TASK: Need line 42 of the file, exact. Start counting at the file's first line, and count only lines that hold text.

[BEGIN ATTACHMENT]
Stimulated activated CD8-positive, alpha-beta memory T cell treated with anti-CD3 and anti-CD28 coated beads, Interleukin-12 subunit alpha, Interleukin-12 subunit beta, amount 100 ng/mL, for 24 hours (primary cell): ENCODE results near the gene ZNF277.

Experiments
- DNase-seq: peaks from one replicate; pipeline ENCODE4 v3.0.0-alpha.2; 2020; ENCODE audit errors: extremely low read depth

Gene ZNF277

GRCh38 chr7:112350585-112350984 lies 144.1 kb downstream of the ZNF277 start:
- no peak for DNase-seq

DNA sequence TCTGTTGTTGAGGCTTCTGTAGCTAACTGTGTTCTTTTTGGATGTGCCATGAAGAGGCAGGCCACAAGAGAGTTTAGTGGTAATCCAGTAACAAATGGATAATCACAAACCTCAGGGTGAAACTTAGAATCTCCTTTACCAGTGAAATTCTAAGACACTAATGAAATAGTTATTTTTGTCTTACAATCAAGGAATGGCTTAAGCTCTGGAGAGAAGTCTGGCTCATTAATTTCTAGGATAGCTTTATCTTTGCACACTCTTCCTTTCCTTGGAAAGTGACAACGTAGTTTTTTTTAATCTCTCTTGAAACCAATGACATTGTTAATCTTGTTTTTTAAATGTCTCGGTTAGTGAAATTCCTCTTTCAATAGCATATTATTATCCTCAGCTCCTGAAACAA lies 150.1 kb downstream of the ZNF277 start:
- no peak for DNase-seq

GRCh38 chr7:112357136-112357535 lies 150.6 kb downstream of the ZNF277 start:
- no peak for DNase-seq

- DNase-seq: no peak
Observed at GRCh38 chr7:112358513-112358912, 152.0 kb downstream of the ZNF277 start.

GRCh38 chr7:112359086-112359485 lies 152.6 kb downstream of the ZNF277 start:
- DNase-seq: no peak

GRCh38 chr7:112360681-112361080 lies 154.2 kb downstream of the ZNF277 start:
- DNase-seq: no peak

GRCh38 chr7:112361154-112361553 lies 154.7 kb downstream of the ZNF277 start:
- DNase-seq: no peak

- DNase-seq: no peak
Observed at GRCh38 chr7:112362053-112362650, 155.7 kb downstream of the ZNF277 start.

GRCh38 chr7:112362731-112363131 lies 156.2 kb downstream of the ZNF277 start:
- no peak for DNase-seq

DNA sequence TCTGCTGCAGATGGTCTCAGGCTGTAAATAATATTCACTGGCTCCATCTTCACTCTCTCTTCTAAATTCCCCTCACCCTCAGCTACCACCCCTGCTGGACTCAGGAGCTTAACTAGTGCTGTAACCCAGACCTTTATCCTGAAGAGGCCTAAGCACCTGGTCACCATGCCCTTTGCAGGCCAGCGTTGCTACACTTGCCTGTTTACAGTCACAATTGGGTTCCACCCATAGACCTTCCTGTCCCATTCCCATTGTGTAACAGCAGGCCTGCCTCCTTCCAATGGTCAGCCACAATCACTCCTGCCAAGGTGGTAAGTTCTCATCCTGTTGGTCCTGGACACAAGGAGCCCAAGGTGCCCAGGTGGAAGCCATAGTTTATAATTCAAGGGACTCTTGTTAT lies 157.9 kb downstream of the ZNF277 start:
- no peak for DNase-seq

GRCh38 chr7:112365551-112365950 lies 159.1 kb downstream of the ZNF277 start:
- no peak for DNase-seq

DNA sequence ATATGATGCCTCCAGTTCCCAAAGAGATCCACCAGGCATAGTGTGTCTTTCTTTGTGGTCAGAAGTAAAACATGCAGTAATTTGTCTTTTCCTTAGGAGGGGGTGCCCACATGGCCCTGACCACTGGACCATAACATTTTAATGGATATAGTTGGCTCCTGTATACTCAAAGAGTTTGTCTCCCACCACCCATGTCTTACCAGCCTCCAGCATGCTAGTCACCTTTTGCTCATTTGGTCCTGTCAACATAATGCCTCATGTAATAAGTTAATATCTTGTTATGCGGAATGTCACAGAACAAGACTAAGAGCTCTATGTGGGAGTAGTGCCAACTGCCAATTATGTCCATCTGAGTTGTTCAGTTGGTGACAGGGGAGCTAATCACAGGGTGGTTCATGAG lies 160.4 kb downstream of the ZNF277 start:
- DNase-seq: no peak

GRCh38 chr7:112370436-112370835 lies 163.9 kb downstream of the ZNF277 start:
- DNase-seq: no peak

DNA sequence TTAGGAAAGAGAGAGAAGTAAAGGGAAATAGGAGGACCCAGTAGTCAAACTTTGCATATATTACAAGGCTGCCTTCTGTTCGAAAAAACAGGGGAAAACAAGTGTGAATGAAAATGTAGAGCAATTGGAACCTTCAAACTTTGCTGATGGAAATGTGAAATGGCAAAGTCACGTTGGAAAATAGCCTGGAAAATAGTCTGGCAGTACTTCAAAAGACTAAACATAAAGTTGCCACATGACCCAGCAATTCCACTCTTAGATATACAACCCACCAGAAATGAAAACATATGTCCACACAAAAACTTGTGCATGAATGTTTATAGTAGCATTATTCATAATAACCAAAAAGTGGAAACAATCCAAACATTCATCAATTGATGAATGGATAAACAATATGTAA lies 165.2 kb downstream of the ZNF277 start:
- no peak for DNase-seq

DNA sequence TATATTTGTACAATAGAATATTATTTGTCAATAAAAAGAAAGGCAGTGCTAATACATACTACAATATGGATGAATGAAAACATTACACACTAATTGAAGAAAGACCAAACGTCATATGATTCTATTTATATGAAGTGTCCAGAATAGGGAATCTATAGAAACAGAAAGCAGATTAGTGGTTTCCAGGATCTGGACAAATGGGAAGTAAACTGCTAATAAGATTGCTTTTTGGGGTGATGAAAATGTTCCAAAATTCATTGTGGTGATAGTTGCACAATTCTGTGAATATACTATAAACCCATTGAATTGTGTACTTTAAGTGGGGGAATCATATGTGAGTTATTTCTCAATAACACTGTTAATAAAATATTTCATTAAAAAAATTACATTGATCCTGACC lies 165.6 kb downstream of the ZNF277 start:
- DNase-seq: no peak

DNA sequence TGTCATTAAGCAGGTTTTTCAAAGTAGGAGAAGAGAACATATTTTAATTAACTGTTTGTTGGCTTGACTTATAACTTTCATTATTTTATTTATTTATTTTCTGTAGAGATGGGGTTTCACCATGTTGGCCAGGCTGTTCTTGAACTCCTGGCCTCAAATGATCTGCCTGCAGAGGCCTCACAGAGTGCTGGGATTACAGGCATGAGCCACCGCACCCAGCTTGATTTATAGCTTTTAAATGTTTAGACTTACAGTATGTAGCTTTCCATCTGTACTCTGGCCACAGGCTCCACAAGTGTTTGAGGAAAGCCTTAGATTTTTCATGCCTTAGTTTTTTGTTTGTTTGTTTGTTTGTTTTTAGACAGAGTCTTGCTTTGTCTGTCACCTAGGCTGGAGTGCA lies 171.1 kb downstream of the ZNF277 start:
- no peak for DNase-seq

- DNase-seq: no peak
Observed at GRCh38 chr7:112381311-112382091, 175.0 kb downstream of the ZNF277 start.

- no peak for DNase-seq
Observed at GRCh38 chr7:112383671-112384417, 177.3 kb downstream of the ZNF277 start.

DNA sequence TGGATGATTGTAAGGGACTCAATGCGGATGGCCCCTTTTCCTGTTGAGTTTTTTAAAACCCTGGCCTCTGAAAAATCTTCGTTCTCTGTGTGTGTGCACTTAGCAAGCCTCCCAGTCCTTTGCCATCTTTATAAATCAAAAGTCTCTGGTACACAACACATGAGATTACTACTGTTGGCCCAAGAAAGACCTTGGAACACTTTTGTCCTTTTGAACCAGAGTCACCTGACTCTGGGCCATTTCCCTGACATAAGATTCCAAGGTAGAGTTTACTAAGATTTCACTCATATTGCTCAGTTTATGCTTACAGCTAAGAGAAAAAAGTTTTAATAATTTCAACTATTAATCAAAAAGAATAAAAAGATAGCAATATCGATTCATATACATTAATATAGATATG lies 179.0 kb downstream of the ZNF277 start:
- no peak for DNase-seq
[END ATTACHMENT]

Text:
- no peak for DNase-seq